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The temple of Knossos was dictated by a group of priestesses who also administered political affairs of their island empire. Their high priestess would be known as the ‘labyrinthos potnia’, (Lady of the Labyrinth.). Religious Minoan symbolism in artworks maintained a strong connection to the Stone Age civilisations in Greece and Anatolia (Turkey), such as how the Catal Höyuk and their religion originated in South Eastern Europe and Anatolia.

Famous Minoan fresco from palace of Knossos, currently in Herakleion museum

The Bull-Leaping

Sir Arthur Evans in "Minotaur: Sir Arthur Evans and the Archaeology of the Minoan Myth" (p.312-13) suggested that the Minoans would hold festivals that featured acrobatic Minoans grabbing the horns of bulls before attempting to vault over the creature. This theory was a controversial debate amongst scholars. These theories originated from archaeological evidence, such as the motif 'The Bull-Leaping' shown through frescoes and inscriptions in seal stones found in Knossos.Other theories argued that Evan's theory was unrealistic and 'The Bull-Leaping' most likely depicted young Minoans attempting to ride bulls.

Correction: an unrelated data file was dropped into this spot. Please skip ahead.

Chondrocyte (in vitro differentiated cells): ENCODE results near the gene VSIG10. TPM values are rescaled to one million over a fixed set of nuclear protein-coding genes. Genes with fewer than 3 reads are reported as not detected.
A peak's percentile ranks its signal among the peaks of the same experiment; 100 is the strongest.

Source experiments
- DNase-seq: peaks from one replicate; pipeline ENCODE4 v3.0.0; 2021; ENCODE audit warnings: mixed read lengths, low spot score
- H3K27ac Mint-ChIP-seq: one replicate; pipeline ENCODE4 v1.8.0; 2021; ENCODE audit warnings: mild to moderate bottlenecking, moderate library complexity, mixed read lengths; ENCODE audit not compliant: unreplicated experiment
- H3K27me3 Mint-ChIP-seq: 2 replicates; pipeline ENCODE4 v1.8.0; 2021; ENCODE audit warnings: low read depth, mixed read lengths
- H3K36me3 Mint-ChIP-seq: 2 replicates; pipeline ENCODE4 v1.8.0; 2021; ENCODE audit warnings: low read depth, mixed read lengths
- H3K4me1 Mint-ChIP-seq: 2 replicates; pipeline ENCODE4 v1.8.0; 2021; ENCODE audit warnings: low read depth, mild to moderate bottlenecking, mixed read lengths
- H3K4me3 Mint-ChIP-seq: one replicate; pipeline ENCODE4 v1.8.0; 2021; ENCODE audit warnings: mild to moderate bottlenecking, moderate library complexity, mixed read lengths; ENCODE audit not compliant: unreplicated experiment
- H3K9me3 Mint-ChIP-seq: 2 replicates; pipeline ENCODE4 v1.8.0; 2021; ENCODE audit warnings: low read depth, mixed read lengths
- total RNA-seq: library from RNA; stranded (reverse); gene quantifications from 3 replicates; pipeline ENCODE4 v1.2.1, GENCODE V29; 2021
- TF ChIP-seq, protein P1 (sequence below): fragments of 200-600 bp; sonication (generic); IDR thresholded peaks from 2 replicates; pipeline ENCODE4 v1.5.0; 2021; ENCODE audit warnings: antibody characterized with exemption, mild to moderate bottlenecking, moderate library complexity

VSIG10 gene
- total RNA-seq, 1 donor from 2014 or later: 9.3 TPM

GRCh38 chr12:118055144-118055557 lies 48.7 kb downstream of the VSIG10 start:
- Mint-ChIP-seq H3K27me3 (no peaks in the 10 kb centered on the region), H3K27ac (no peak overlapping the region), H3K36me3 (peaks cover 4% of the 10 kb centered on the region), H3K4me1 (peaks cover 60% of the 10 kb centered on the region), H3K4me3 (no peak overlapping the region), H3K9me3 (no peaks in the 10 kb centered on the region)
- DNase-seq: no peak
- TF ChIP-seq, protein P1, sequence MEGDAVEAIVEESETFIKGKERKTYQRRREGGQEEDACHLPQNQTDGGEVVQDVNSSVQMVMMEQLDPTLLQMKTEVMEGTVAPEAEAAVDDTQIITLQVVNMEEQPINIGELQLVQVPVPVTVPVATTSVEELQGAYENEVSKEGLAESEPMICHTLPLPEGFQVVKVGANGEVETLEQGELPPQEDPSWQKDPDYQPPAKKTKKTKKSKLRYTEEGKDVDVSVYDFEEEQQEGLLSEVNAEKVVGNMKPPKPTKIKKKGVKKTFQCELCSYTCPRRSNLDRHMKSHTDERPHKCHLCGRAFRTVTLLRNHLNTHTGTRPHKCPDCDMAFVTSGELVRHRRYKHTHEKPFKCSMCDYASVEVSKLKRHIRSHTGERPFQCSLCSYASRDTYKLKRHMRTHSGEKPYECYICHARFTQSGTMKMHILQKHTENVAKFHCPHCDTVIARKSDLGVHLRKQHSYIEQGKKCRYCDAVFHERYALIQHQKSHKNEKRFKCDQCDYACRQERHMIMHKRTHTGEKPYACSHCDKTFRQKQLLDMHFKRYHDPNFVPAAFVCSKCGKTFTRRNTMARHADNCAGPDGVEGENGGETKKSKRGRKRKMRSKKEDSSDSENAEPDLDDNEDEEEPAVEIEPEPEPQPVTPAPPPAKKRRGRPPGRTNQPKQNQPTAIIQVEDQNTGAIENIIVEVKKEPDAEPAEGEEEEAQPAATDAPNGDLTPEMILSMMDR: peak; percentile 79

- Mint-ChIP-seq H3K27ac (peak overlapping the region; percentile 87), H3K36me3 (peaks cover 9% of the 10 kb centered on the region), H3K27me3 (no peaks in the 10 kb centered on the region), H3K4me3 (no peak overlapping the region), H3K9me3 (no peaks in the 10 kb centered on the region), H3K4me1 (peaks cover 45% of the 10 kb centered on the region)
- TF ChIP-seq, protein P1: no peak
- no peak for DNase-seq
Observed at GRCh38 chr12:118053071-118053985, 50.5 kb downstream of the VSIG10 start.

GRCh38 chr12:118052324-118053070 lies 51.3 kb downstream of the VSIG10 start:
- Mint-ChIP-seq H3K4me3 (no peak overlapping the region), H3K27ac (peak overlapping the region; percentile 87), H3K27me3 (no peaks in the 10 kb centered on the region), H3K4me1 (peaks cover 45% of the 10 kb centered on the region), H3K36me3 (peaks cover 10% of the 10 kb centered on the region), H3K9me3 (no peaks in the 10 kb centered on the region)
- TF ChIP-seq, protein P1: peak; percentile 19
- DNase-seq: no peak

Fresco of worshipping the Great Goddess

Groves of olive, fig and pomgranate were sacred spaces for dance and ceremony. Low walls formed enclosures around the sacred groves. Artifacts suggest that altars and labyris stood just outside these enclosures. Libations were poured over sacred boug
Groves of olive, fig and pomgranate were sacred spaces for dance and ceremony. Low walls formed enclosures around the sacred groves. Artifacts suggest that altars and labyris stood just outside these enclosures. Libations were poured over sacred boug | Source